It’s every owner’s worst nightmare. The idea that your dog ran away and is officially lost. But you don’t have to be that owner and your dog doesn’t have to be on the lost dog flyer or a post on Nextdoor.
That’s why we asked Sarah Sypniewski, an expert in finding missing pets and the former owner of Ninja Dog Concepts to share her lost dog prevention tips and to keep your dog off of “Missing Pet List.”
By: Sarah Sypniewski
At NinjaDog Concepts, we worked 24/7 to find missing pets but despite our recoveries and successes, we wish pets wouldn’t get lost in the first place.
Almost all of our lost dog cases could have been prevented if owners spent a few extra minutes planning ahead. Take the time now to plan how to keep your pets from escaping.
Let go of the “it will never happen to me” mentality
Most cases start with “Fluffy’s NEVER done this.” Believe that it can happen to you, but it doesn’t have to. Stay humble and pro-active. Animals are unpredictable and surprising.
Keep your pets secure during parties or new environments
One of our lost dog clients, Piper, was on location with her owner in a studio. It was a new environment, and Piper just slipped out of the back entrance without anyone noticing. When bringing a dog to a new place or a party, make sure they are secure in a crate, behind a baby gate or closed door. If you are attending a party, consider keeping them on leash. Also, keep reminding your guests to close doors behind them. It only takes one second for a pet to dart out of an open door.
Do not keep them in the back yard unattended
Whatever can go wrong, will go wrong. In this scenario, escape, theft, or being eaten are the top three likelihoods of what could happen to your dog if left in the backyard alone. They can push through unsecured barriers or dig under fences and if spooked, could bolt. Not to mention some people are not nice. Depending on what kind of dog you have, someone might just steal them. If you live in the Los Angeles area, a coyote or even a mountain lion can snatch them–all in mere minutes.
Make sure ID tags are current and their collars are fitted securely
Tags are the quickest and cheapest way to ensure your dog is returned to you. If you have a small, cute dog with no tags, someone might claim your pooch as their own. For large dogs, they could sit in the shelter for weeks and could end up euthanized. With a tag, you will be contacted immediately. Keep them in tiptop shape, check them regularly for correct fit, and replace them promptly when needed.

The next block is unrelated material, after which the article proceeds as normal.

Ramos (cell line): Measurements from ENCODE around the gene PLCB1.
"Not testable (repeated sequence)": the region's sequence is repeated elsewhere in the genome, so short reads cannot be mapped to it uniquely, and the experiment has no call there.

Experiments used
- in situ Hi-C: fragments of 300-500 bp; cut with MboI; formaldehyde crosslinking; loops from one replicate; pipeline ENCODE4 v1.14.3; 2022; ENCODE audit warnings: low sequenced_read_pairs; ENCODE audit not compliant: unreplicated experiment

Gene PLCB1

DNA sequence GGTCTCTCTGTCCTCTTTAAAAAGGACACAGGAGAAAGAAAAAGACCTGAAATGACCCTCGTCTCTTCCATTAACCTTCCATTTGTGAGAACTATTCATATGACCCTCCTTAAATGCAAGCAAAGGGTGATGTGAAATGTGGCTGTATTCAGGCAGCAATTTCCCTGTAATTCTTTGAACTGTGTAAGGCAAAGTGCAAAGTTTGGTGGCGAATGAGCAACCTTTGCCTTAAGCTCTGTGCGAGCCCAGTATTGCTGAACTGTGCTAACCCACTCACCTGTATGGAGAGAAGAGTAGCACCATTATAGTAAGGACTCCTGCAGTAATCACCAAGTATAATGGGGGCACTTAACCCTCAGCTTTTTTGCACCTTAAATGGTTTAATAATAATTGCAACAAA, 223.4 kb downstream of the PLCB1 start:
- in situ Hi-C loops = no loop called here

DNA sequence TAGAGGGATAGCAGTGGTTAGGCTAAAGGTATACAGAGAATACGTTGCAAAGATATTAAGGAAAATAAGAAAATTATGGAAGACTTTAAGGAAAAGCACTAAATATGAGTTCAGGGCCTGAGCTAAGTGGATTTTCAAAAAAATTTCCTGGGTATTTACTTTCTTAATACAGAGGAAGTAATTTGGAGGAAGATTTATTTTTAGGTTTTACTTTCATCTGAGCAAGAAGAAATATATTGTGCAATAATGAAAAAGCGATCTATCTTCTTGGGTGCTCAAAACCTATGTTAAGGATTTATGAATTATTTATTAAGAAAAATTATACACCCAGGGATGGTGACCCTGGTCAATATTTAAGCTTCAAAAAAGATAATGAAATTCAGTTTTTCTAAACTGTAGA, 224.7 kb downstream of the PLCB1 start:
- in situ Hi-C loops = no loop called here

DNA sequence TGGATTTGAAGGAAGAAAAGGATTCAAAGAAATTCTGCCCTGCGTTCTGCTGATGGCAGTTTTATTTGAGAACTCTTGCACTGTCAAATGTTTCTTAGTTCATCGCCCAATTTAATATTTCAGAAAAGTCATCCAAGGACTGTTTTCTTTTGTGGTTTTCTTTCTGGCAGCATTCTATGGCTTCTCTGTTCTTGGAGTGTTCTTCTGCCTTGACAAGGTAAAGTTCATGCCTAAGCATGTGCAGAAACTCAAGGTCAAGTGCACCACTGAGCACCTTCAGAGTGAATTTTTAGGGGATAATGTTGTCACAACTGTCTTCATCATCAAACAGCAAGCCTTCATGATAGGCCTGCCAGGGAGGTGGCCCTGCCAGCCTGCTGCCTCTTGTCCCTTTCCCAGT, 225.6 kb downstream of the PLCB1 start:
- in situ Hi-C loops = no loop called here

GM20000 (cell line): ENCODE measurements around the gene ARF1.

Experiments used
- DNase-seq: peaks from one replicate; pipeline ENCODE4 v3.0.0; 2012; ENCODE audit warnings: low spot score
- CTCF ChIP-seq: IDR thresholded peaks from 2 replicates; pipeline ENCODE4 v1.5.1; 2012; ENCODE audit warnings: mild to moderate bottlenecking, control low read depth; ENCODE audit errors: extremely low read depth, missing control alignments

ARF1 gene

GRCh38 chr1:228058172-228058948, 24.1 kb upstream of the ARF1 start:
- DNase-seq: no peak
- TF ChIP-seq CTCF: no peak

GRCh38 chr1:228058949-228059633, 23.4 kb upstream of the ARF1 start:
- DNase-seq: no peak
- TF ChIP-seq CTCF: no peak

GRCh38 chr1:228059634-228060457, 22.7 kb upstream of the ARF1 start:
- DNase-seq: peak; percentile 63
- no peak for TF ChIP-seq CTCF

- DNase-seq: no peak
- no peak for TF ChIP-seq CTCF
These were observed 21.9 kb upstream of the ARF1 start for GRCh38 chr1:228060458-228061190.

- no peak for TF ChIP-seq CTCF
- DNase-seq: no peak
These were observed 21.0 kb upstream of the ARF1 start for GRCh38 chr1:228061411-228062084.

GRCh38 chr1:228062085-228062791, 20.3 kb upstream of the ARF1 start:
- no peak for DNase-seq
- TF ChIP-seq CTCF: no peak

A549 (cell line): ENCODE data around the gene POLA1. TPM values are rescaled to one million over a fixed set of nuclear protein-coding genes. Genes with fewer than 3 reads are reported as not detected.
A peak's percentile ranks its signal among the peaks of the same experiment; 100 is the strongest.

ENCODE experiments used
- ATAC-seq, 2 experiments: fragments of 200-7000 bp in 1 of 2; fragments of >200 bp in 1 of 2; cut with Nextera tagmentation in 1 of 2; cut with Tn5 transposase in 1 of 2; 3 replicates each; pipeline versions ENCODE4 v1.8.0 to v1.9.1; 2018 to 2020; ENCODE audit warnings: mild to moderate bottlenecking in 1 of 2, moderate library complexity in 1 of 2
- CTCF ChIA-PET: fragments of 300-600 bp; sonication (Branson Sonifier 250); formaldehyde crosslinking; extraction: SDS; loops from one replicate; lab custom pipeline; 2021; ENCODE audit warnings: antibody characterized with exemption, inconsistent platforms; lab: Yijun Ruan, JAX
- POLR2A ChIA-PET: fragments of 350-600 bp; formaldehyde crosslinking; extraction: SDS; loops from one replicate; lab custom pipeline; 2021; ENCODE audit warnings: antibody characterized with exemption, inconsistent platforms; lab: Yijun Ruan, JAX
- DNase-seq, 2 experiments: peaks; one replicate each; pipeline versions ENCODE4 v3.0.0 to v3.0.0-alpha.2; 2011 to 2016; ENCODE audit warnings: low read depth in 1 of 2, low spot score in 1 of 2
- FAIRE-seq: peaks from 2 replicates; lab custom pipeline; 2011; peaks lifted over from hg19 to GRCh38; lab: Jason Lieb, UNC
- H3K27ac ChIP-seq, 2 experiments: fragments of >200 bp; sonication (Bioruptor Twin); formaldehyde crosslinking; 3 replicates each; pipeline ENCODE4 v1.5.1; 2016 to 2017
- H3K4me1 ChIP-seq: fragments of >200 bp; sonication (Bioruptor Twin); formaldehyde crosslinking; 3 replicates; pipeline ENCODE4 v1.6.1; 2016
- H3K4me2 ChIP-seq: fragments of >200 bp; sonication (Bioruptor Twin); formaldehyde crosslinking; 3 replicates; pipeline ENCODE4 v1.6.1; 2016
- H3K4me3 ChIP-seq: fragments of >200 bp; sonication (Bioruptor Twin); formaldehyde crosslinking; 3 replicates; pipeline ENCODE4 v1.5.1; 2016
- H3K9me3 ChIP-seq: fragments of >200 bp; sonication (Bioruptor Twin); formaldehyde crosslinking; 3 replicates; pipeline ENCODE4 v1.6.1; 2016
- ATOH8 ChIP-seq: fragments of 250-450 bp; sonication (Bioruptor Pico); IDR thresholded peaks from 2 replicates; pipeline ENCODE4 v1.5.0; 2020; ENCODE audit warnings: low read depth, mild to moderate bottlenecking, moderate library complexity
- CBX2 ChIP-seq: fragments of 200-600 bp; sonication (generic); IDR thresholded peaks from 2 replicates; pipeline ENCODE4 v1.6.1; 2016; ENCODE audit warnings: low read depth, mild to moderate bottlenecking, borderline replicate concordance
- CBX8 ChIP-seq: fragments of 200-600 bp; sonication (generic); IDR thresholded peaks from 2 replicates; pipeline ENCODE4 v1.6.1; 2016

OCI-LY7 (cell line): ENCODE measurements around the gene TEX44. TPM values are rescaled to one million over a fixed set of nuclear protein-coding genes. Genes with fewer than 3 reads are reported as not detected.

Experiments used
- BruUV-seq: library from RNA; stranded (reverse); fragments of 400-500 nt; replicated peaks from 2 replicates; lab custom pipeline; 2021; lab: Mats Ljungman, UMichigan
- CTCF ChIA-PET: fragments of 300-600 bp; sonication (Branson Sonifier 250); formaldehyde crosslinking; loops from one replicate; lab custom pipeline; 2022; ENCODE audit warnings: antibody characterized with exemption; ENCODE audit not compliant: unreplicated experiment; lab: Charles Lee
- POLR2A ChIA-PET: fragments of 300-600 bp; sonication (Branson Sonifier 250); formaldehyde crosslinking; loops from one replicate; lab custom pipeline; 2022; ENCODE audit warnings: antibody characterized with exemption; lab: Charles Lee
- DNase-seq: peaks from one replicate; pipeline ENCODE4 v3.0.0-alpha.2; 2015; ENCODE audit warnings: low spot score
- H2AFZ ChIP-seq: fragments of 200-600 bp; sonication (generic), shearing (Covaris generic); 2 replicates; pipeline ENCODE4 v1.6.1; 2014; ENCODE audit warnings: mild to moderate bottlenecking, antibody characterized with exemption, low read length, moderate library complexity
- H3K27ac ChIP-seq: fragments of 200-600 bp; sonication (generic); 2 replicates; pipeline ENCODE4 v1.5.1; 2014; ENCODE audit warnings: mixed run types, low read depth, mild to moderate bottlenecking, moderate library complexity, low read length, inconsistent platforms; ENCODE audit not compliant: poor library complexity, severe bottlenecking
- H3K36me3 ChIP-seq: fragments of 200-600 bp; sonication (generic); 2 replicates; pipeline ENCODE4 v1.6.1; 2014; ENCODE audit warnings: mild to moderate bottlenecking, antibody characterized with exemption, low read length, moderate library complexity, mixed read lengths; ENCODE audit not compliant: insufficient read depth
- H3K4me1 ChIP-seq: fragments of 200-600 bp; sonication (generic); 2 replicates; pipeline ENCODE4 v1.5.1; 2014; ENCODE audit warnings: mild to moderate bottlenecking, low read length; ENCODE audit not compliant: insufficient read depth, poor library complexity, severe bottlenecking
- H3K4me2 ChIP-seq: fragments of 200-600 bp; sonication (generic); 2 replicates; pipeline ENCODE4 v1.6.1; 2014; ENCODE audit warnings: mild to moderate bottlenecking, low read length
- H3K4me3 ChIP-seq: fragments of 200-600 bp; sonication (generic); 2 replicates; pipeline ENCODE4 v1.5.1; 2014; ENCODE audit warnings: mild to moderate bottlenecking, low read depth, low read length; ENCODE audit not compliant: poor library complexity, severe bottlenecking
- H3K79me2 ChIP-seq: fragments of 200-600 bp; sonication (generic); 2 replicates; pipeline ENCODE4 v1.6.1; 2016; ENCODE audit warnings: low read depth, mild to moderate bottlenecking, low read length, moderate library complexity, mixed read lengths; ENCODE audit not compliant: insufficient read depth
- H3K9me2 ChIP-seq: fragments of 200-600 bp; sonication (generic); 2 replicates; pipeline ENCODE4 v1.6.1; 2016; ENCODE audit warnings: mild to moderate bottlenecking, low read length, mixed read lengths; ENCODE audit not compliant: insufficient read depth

Keep your microchip information up to date
Do you even know who your microchip company is? Ask your vet to check for you and then log online and update your information. Keep your mircochip company’s information including your dog’s chip number in a place that’s readily available, should you need it quickly. Here is a list of mircochip companies.
Use a professional, experienced pet care provider (like Fitdog!)
Find a reputable, experienced provider who will be especially careful. Check references, research them, and meet with them several times before booking the job. Many lost pet cases start when the pet gets loose from a pet sitter–even a professional one–because pets can become out of sorts while you’re away, even in the best of hands. Make sure there’s a plan in place if your pet does get loose/go missing while under their care.
Regularly check fencing and yard
Every 3-4 months, get in the habit of looking at every inch of your fence, privacy vegetation, and other barriers. Check for loose or decaying boards, warped chain links, walls that are losing height, or holes in shrubbery. Also inspect the ground below the fence—is there potential for your pet to dig under? Fix and fill in your yard promptly. If you keep your pet on a tethered leash in the yard (hopefully attended and NOT for extended periods of time, by the way), check to make sure it is still strong and not frayed.
Train your pet on a recall command that is 100% effective
This usually only works for dogs, but why not try it with your cat too? It can be difficult, but putting the time in to teach your dog “HERE!” or another command that he responds to immediately and without fail is beyond worth it when it saves his life.